pg. 3
A CALL TO ACTION

After Freddie Gray’s death, Hutchins, at the dean’s request, convened a group of faculty to formulate a response on behalf of the law school. The group devised a plan with two components—community engagement and education—both of which are gradually taking shape. The community engagement piece includes considerable involvement by the law school’s clinics, many already deeply engaged with Baltimore’s poor neighborhoods.

 

 

 

 

 

 

 

 

 

 

 

 

 

 

 

 

 

 

 

 

 

 

 

 

Plans include programs for residents at the University’s Community Engagement Center, near the law school in the Poppleton neighborhood. JustAdvice®, a law school project, in cooperation with six other legal service providers, will offer advice on a range of legal questions during its three-hour sessions at the center. In the law school’s low-income taxpayer clinic, Tobin, a former tax attorney, will work with Professor Beverly Winstead ’08, the clinic’s director. They hope to meet with residents during the semester to help them take advantage of provisions like the Earned Income Tax Credit, says Ashley Valis, executive director of the University’s Office of Community Engagement, which runs the center. The clinic also will host a Community Outreach Day at the center to help low-income taxpayers determine if they qualify for Maryland state tax amnesty. In addition, the community development law clinic will offer presentations on the rights of public housing tenants in their dealings with management companies, and students in the re-entry clinic will lead workshops on expunging criminal records as a way to improve employment prospects.

 

The law school plans to collaborate with Community Law in Action, Inc. (CLIA), a nonprofit founded by Terry Hickey ’98, that works with students in four city high schools who are thinking of careers in law. It is envisioned that CLIA students will spend one day a month at the law school, where, according to CLIA Executive Director Corryne Deliberto, they will be mentored by law students and professors and possibly attend a class. In addition, law students and professors will serve as coaches and judges for CLIA’s twice-yearly mock trial competitions. Finally, the mediation clinic plans to work with police and high school students. The mediation work, predicts Hutchins, will help “two communities with a long history of frustration, disappointment, and, in some cases, anger talk to each other in a way that will allow the police to view young people as other than suspects, and will allow students to appreciate the very real dangers police officers face daily, and the ways those stresses can impact their interactions with the community.” Says Deliberto: “The new collaborations are rejuvenating our relations with the law school and strengthening the efforts of both organizations in the community.”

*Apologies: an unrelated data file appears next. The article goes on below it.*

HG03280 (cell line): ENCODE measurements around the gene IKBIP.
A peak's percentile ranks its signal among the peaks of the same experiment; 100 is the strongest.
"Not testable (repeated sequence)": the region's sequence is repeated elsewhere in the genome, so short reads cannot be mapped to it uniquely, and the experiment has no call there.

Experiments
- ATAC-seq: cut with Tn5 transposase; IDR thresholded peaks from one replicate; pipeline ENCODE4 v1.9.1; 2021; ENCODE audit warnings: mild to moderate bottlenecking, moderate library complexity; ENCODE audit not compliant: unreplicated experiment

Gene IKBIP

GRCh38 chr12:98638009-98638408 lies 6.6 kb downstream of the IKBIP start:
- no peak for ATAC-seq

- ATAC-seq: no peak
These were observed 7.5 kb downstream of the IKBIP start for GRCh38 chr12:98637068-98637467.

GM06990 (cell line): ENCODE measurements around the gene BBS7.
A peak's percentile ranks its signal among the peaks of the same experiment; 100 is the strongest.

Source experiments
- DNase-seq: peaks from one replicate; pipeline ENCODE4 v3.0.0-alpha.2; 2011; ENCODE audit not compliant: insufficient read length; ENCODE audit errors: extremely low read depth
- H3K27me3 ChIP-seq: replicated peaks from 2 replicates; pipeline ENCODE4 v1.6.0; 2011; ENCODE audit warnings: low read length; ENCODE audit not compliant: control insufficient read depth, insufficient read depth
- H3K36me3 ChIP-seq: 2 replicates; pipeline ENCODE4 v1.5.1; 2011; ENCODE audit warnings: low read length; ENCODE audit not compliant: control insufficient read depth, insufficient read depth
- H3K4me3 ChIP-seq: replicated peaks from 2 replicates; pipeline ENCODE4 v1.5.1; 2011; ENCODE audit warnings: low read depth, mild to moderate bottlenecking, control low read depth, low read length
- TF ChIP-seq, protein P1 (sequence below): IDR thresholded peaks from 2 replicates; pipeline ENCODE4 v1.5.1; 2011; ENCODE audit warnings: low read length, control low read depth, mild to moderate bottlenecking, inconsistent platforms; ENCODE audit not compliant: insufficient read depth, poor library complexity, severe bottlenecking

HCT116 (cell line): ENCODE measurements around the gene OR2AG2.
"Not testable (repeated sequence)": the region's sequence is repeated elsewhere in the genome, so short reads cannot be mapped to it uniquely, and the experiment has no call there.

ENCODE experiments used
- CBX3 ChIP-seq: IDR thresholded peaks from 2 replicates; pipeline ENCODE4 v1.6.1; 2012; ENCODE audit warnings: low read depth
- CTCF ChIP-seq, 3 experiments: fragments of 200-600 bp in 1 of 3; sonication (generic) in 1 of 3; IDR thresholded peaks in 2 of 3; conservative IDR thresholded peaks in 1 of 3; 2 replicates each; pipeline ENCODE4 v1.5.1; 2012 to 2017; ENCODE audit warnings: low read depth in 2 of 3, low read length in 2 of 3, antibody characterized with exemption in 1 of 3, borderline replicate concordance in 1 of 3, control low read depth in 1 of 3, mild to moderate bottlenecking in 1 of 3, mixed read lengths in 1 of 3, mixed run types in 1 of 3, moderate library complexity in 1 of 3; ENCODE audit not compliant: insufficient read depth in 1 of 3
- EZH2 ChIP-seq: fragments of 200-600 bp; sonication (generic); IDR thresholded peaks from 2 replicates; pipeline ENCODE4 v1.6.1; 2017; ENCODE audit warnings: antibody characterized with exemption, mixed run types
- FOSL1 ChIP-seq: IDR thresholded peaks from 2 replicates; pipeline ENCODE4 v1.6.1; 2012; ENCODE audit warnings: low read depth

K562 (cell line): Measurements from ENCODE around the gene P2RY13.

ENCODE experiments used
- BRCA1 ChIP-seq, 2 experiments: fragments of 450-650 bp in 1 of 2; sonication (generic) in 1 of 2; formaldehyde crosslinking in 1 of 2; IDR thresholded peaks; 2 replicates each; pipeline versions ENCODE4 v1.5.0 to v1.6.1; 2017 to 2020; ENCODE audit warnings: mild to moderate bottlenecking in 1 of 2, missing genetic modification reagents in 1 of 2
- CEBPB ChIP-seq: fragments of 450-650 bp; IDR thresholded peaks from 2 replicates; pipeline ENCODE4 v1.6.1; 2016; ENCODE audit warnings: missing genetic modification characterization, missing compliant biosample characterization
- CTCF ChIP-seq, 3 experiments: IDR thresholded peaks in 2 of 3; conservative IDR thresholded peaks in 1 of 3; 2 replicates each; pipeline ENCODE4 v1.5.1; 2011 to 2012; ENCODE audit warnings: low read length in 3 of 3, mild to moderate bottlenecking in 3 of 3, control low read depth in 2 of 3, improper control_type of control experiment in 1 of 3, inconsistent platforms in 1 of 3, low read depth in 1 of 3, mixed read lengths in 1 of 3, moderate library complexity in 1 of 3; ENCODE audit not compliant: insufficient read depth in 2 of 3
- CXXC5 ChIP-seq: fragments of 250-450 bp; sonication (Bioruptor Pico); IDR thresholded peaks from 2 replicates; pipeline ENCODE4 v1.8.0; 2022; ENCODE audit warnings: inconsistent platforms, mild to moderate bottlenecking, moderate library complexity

A possible collaboration with the mayor’s office and other organizations in the city would further expand the law school’s work on expungement of criminal records. “They know what we’re doing” in this area, says Tobin, “and they’re interested in it because it is helpful in expanding economic opportunity.”

Frederick Curtis II '15 speaks to law students, faculty, and staff before marching to Baltimore City Hall on April 24, 2015

NEW COURSE

Freddie Gray's Baltimore
Past, Present and moving Forward

Fall Semester 2015

Response to the announcement of “Freddie Gray’s Baltimore” was strong and swift.  More than 85 students—including 15 from the School of Social Work—registered for the eight-session course.  Local and national media took note, too, with The Wall Street Journal, the Associated Press, National Public Radio and Business Insider all running stories, along with The Baltimore Sun, WMAR-TV, WBAL and other Baltimore television

and radio stations.

 

Session 1:  The Details of the Unrest Itself; Policing and the Community - Professor Michael Greenberger

 

Session 2: Housing Segregation: Causes and Implications - Professor Sherrilyn Ifill

 

Session 3: Housing: Public and Private Perpetuation of Residential Racial Segregation and Concentrated Poverty - Professor Barbara Bezdek

 

Session 4: Race and Policing (including racial profiling; stop and frisk; mass incarceration; and the criminalization of poverty) - Professor Renée Hutchins

 

Session 5:  Education and the School-to-Prison Pipeline - Professors Susan Leviton, Deborah Eisenberg, and Toby Guerin, managing director, Center for Dispute Resolution; Guest: Kate Rabb, education policy director, Advocates for Children and Youth

 

Session 6: Cycles of Violence (including domestic violence and abuse of children) - Professor Leigh Goodmark; Guest: Professor Tanya Sharpe, University of Maryland School of Social Work

 

Session 7: Employment and Economic Development - Professors Barbara Bezdek and Michael Pinard; Guest: Congressman Elijah Cummings (D-Md.)

 

Session 8: Public Health and Access to Health Care, including addiction and substance abuse; mental health; HIV/AIDS; lead paint; and obstacles to good health care - Professors Diane Hoffmann and Deborah Weimer; Guest: Dr. Leana S. Wen, Baltimore City Health Commissioner

 

 

UNIVERSITY OF MARYLAND
FRANCIS KING CAREY SCHOOL OF LAW     500 W. Baltimore St. Baltimore, MD 21201

www.law.umaryland.edu